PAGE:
1.5 The values stated in SI units are to be regarded as standard. No other units of measurement are included in this standard.
1.6.1 This guide is not intended for detergents formulated to remove residues as a result of the manufacturing process.
1.6.2 This guide does not provide information related to disinfection or disinfecting agents that might be part of a detergent formulation.
1.7 This standard does not purport to address all of the safety concerns, if any, associated with its use. It is the responsibility of the user of this standard to establish appropriate safety, health, and environmental practices and determine the applicability of regulatory limitations prior to use.
1.8 This international standard was developed in accordance with internationally recognized principles on standardization established in the Decision on Principles for the Development of International Standards, Guides and Recommendations issued by the World Trade Organization Technical Barriers to Trade (TBT) Committee.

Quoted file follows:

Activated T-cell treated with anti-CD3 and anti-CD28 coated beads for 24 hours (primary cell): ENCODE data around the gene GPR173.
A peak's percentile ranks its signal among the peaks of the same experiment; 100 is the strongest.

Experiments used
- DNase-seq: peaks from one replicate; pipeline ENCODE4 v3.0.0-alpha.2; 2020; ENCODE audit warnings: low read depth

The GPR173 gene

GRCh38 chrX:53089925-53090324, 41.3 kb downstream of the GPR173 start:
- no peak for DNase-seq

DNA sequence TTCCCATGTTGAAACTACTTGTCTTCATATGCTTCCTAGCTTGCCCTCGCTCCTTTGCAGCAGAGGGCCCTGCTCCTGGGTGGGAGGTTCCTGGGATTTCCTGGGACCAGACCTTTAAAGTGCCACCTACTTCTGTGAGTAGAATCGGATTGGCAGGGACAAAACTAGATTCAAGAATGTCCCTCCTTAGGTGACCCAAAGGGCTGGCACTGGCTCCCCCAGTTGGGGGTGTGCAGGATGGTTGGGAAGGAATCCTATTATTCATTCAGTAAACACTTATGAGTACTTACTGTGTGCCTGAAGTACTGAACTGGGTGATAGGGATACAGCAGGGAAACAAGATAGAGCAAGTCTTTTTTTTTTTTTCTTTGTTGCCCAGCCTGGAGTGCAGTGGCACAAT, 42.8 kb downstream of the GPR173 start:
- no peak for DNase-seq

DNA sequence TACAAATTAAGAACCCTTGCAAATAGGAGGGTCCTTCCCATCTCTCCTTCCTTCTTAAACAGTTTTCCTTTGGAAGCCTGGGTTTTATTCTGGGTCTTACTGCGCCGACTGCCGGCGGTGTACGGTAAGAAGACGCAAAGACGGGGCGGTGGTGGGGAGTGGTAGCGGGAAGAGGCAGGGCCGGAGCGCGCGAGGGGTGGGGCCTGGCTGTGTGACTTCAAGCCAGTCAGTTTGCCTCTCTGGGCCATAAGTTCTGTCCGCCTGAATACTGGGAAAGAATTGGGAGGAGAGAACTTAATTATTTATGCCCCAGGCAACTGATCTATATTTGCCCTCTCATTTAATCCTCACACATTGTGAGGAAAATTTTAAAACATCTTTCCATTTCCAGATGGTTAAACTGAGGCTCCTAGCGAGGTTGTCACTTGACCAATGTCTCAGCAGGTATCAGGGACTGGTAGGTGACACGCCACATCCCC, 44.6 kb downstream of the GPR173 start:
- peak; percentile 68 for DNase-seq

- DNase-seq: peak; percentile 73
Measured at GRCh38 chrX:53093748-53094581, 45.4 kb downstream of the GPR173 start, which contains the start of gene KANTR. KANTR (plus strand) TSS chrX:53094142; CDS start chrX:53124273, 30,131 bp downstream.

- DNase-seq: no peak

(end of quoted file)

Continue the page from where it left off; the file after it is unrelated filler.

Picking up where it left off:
2. Referenced Documents (purchase separately) The documents listed below are referenced within the subject standard but are not provided as part of the standard.
D459 Terminology Relating to Soaps and Other Detergents
D471 Test Method for Rubber PropertyEffect of Liquids
D543 Practices for Evaluating the Resistance of Plastics to Chemical Reagents
D820 Test Methods for Chemical Analysis of Soaps Containing Synthetic Detergents
D1172 Guide for pH of Aqueous Solutions of Soaps and Detergents
D2024 Test Method for Cloud Point of Nonionic Surfactants